Purpose. To correlate optic nerve Magnetic Resonance Imaging (MR!) findings with visual fonction in acute isolated optic neuritis at presentation and to define its predictive value on visual outcome Methods. 18 consecutive patients (16 F, 2 M, mean age. 29+6 5 yrs, range 15-43 yrs) with clinically diagnosed optic neuritis were enrolled in the study Complete neuro-ophthalmological examination was performed at entry and follow up (median. 29 days, range: 14-90 days). Brain and optic nerve MRI (Chemical Shift Selective Saturation of fat on Spin Echo Tl-WI after Gadolinium injection) was performed at entry. Results. MRI showed abnormal brain images suggestive of MS in 13 patients (72%) and optic nerve enhancement (ONH) in 15 (83%) which has been defined as anterior in 6 (40%), posterior in 5 (33%) and diffuse in 4 (27%) Median ONH length was 12 mm (6, 15mm) Extent of ONH statistically correlated with visual acuity (r=-0 6, p=0 02), color vision (r=-0 5, p0.02), visual field defect (r=0.6, p=001) and with presence of brain lesions (p=0.03) The same parameters did not statistically correlated with ONH location. At follow up visual function improved in 88% of patients, visual field recovered incompletely in 58% Residual visual field defect statistically correlated with ONH length and presence of multiple brain lesions at entry (p=0.04, p=0.01 respectively) Conclusions These results indicate that among optic nerve MRI findings the extent of ONH correlates and, at least partially, predicts visual function in patients with isolated optic neuritis at presentation.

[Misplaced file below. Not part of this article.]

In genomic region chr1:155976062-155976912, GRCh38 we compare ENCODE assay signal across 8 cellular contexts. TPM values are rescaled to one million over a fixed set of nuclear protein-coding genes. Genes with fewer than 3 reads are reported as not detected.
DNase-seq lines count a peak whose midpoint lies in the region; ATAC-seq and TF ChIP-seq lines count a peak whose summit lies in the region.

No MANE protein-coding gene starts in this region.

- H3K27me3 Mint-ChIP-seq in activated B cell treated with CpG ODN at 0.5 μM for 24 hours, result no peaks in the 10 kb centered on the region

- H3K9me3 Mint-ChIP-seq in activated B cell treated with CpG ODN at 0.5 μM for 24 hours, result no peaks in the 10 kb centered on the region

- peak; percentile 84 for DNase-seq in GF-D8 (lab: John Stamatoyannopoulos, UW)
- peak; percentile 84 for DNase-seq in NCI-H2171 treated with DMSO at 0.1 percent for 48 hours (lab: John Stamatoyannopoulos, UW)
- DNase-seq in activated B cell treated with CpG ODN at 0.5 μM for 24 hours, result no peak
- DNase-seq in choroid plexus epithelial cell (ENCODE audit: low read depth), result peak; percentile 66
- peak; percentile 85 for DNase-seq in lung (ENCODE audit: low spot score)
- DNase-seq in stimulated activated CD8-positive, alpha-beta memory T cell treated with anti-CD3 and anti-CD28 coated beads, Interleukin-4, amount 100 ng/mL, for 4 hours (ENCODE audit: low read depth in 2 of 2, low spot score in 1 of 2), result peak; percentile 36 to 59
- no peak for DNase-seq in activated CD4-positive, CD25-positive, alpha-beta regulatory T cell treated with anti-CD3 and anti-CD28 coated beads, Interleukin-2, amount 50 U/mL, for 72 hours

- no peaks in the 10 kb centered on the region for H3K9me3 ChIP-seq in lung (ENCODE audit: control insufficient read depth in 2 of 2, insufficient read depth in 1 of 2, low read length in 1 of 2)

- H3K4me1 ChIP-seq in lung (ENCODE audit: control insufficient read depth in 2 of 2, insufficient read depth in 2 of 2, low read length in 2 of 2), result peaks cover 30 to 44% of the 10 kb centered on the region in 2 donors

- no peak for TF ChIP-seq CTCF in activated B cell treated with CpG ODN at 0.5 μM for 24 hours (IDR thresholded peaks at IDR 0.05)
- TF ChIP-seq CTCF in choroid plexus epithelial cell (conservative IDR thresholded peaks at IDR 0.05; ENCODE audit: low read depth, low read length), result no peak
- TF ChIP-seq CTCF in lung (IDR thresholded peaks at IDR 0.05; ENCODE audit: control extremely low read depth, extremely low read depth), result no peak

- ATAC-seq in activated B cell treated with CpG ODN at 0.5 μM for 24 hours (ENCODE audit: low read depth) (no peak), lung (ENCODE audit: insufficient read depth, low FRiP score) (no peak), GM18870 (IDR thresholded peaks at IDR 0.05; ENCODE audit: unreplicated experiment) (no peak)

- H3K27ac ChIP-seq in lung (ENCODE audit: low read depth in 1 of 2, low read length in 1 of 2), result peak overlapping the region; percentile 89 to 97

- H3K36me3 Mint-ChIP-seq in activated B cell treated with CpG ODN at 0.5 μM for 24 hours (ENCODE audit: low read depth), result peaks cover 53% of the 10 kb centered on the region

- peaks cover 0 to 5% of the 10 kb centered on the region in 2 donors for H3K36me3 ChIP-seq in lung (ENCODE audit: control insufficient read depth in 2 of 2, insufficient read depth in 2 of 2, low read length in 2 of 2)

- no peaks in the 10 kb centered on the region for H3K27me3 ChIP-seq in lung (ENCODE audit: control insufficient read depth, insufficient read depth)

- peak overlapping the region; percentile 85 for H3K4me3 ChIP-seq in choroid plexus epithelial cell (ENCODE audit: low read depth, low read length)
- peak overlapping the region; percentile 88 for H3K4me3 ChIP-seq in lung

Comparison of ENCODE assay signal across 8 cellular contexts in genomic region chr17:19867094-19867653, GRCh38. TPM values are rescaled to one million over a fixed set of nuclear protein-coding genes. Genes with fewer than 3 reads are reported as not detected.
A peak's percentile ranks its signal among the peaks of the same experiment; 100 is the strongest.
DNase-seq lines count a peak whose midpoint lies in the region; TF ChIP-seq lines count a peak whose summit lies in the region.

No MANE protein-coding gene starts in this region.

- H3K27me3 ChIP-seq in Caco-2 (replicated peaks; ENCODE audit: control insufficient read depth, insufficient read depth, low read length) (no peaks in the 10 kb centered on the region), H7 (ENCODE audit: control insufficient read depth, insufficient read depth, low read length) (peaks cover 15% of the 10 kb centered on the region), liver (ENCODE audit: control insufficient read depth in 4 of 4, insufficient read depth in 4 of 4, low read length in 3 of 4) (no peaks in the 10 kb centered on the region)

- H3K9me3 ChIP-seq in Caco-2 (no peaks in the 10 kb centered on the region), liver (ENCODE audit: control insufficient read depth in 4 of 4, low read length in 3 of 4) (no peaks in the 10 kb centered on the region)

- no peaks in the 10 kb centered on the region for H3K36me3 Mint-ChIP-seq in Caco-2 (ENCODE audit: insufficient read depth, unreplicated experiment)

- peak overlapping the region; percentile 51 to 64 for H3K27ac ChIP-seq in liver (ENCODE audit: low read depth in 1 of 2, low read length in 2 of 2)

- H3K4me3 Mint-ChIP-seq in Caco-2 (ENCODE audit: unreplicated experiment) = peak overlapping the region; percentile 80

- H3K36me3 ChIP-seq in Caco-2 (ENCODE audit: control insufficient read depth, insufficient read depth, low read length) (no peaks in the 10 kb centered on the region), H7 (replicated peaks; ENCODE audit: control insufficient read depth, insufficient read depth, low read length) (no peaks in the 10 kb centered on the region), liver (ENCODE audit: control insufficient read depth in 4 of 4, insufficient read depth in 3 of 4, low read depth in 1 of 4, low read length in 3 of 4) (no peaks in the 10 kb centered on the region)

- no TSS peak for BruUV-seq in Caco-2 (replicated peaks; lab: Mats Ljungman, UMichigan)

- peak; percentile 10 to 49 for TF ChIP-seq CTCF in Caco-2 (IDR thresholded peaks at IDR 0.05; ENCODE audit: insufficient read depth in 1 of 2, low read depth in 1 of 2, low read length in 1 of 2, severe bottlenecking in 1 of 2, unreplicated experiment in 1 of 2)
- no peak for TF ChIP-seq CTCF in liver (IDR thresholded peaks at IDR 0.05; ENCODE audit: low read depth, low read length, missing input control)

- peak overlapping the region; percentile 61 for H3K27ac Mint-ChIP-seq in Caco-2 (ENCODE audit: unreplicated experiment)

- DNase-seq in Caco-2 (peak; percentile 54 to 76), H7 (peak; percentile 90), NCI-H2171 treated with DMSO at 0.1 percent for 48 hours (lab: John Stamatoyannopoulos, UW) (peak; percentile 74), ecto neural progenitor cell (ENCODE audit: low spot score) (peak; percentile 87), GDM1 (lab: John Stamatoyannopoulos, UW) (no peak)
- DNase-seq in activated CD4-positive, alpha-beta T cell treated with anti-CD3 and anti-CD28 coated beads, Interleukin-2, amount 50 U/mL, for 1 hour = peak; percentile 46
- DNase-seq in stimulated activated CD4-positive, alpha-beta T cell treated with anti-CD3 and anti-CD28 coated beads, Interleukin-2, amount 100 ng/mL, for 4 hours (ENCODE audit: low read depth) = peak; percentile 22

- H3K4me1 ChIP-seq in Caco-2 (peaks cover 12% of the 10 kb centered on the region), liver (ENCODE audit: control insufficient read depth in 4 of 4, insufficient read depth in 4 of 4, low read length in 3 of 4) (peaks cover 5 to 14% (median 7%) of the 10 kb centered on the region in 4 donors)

|Journal||Investigative Ophthalmology and Visual Science|
|Publication status||Published - 1997|
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